Judicial Language Project
Driver v. Com, 2007 WL 491602 (Ky.App.) (February 16, 2007)
(Case summary by Adisty Wilson, law student )
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- Nature of the Case: Defendant was charged with one count of first degree sodomy and two counts of first degree sexual abuse.
- Facts: Defendant is an adult male; victim is his six year old foster child.
- Problematic Language: "fondling and receiving oral sex from his six year old foster child"
- Explanation of Problem: The language "fondling" is inappropriate because the word "fondled" means "to handle tenderly, lovingly, or lingeringly" (Merriam-Webster Online Dictionary). Such language conveys an image of nonharmful noncriminal conduct or action that the victim might have enjoyed because "tender" sexual activity, as opposed to criminal activity, is generally enjoyable. (Bavaelas, Janet and Coates, Linda, "Is it Sex or Assault: Erotic Versus Violent Language in Sexual Assault Trial Judgment," Journal of Social Distress and the Homeless, (10), pp. 29-40 (Nov. 2001)).
The phrase "receiving oral sex" is inappropriate because it implies that the child victim was an active provider of erotic activity and that the defendant was a passive recipient of the child's conduct. By using a phrase that implies the child was an affirmative actor, the court suggests that the victim was somehow responsible for the abuse. This distances the defendant from responsibility for his criminal actions and not only makes the defendant's violent actions seem less harmful, it shifts the focus away from the perpetrator and causes the child additional harm by implicitly blaming the victim for the crime. (McMillen, Curtis. "Attributions of blame and responsibility for child sexual abuse and adult adjustment." Journal of Interpersonal Violence. Vol 12 (1), 1997).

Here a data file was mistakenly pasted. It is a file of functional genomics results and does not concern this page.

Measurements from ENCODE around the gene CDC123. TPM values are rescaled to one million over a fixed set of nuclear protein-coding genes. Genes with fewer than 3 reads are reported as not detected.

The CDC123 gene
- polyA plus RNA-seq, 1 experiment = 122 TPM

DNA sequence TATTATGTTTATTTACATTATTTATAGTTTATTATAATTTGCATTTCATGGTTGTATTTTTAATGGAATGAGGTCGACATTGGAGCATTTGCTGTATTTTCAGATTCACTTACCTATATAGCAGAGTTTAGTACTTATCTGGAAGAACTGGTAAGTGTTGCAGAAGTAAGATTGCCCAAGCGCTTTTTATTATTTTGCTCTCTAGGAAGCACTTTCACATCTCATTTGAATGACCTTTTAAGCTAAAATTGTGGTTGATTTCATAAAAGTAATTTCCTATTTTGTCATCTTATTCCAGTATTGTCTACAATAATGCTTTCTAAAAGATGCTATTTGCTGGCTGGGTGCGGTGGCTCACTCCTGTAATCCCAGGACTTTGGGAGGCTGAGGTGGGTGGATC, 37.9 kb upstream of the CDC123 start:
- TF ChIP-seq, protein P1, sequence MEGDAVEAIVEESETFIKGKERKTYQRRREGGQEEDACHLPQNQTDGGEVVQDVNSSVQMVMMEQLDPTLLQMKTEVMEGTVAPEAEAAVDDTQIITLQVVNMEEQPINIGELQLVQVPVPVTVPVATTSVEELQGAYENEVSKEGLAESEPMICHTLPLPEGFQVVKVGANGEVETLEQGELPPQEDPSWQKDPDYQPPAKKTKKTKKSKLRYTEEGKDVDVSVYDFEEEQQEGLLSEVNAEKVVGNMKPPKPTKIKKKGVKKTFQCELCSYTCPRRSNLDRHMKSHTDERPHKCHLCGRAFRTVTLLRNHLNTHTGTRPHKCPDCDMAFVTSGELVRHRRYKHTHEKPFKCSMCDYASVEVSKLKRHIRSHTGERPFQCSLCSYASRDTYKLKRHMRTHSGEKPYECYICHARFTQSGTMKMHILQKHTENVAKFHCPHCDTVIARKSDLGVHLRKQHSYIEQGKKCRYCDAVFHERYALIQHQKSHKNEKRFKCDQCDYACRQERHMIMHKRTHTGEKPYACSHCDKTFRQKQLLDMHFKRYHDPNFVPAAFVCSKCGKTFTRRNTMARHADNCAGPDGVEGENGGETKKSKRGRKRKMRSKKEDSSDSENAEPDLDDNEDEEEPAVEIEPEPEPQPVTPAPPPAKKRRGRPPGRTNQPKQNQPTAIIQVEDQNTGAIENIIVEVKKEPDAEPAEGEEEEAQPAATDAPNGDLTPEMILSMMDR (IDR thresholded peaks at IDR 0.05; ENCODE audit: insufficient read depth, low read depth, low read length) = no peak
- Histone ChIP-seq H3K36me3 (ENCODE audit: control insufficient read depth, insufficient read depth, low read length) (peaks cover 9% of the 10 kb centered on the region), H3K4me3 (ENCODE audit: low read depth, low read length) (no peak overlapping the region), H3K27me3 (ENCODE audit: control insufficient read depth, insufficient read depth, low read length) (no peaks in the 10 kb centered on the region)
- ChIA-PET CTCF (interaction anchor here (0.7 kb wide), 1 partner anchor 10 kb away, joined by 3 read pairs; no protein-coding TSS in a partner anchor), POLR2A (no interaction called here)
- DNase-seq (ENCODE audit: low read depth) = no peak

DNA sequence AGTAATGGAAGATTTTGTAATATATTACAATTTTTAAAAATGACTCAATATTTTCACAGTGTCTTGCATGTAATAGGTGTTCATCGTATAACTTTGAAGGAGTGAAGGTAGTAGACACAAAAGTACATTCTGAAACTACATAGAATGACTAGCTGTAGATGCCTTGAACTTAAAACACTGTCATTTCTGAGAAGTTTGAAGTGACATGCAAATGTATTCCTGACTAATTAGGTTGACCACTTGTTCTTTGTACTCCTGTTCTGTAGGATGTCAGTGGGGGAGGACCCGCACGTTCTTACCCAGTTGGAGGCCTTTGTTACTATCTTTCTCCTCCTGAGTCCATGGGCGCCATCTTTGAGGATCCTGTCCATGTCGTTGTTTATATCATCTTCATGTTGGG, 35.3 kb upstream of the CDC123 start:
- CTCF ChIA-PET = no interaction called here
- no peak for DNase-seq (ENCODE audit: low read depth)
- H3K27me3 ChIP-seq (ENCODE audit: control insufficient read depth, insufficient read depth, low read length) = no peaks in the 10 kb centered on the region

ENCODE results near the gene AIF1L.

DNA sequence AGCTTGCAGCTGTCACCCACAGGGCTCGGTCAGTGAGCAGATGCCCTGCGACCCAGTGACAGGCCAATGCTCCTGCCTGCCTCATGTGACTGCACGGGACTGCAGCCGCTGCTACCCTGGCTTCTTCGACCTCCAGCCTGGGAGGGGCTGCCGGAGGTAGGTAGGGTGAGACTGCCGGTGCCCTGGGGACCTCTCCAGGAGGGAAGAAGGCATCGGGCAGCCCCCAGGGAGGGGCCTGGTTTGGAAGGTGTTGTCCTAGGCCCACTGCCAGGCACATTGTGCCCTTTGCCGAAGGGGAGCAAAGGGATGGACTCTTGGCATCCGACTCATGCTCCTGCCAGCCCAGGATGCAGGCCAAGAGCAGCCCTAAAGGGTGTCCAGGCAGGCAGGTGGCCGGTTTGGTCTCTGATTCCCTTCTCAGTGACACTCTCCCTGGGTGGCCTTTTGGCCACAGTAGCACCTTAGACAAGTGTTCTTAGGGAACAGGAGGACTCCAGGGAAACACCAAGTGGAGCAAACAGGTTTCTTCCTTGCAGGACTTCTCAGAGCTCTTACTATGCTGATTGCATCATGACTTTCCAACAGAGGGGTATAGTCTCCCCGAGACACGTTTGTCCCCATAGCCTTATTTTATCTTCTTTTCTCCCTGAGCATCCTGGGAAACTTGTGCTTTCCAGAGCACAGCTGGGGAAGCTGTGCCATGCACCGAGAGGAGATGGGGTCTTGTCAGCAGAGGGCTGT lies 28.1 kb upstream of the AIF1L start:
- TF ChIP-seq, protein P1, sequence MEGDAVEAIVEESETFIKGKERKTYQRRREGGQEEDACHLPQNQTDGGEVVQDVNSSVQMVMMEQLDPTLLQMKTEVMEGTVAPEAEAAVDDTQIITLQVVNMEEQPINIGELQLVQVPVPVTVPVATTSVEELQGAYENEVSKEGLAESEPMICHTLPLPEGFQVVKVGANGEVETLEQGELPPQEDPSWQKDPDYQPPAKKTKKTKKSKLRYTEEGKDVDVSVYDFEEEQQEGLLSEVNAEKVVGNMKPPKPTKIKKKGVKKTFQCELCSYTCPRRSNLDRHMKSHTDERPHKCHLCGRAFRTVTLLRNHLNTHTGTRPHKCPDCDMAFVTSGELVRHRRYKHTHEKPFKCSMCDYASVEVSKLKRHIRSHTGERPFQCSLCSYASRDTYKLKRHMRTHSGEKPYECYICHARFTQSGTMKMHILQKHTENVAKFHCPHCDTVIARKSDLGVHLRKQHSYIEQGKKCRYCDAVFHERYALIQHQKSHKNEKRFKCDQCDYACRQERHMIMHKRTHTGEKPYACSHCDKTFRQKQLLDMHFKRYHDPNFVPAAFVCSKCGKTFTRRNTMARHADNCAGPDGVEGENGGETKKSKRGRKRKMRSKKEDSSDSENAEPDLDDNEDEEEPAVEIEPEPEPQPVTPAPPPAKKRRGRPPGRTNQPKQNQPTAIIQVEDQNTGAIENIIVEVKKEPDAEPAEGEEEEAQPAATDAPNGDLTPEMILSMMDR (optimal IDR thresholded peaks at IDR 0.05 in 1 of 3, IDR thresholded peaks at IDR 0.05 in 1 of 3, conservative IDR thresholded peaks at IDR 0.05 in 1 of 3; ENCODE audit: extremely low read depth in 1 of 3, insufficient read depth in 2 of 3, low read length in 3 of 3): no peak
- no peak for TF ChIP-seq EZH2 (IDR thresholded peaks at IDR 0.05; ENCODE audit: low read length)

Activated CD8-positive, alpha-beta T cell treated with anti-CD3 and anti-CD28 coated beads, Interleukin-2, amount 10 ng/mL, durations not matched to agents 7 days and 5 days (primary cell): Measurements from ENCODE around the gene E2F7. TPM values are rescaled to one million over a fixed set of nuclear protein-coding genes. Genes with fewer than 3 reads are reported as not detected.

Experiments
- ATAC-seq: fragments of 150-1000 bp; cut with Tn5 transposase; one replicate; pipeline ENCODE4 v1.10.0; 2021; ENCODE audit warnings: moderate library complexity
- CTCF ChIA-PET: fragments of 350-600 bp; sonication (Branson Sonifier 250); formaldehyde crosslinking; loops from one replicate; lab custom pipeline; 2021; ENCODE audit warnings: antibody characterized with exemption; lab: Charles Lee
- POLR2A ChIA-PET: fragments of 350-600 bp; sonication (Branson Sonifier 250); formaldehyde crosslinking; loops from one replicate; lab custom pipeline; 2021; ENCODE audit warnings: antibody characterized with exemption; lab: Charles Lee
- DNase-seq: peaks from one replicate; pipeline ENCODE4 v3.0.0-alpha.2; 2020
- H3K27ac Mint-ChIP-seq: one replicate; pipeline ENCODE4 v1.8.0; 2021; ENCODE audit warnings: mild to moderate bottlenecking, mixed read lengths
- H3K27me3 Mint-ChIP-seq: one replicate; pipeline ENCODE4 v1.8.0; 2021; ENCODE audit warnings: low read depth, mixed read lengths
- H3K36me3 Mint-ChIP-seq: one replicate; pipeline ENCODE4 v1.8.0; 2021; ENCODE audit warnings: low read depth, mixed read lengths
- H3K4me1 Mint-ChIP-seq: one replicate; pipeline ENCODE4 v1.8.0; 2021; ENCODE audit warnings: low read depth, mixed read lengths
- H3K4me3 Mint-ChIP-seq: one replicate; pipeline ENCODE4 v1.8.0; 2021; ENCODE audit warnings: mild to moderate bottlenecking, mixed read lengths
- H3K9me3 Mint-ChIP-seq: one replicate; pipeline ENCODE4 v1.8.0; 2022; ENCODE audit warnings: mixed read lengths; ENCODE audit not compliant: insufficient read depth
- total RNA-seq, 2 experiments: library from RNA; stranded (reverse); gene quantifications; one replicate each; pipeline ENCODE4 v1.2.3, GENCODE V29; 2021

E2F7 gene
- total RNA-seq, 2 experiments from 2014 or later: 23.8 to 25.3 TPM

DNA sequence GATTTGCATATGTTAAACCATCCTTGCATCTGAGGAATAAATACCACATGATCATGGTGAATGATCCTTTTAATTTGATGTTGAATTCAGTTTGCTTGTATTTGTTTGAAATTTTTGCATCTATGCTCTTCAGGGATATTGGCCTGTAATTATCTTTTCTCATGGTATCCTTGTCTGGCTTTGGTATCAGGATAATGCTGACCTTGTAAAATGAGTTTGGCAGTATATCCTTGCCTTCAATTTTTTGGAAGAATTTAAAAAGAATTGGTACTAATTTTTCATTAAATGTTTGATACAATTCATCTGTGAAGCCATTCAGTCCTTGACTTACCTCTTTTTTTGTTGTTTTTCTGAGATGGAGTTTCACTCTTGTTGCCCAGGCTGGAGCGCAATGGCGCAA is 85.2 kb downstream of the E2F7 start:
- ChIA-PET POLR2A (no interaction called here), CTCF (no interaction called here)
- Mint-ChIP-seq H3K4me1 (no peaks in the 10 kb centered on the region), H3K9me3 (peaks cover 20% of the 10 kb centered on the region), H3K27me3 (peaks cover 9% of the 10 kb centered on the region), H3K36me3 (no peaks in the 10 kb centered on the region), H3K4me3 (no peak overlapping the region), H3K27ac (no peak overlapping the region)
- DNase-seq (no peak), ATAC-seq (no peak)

The phrase "oral sex" is inappropriate because it is a highly erotic term, associated with an idea of consensual sex and pleasure, not abuse. The defendant's abuse of a child is always a violent act. (Bavelas, J. and Coates, L. "Is it Sex or Sexual Assault? Erotic Language Versus Violent Language in Sexual Assault Trial Judgments," Journal of Social Distress and the Homeless, (12)(1), pp. 29-39, 2001).
- Suggested Alternatives: Rather than "fondled", the court should state: "the perpetrator forcibly touched the victim's vagina." The court should also clarify whether this contact included penetration of the labia and/or the vagina as this would constitute a more serious offense that a nonpenetration contact. By using more clinical language the acts are seen in their proper criminal light rather than in affectionate terms. "Is it Sex or Assault: Erotic Versus Violent Language in Sexual Assault Trial Judgment," Journal of Social Distress and the Homeless, (10), pp. 29-40 (Nov. 2001).
Instead of using "receiving oral sex" the court should say that "the defendant put his penis into the child's mouth" or "the defendant forced the child's penis into his mouth."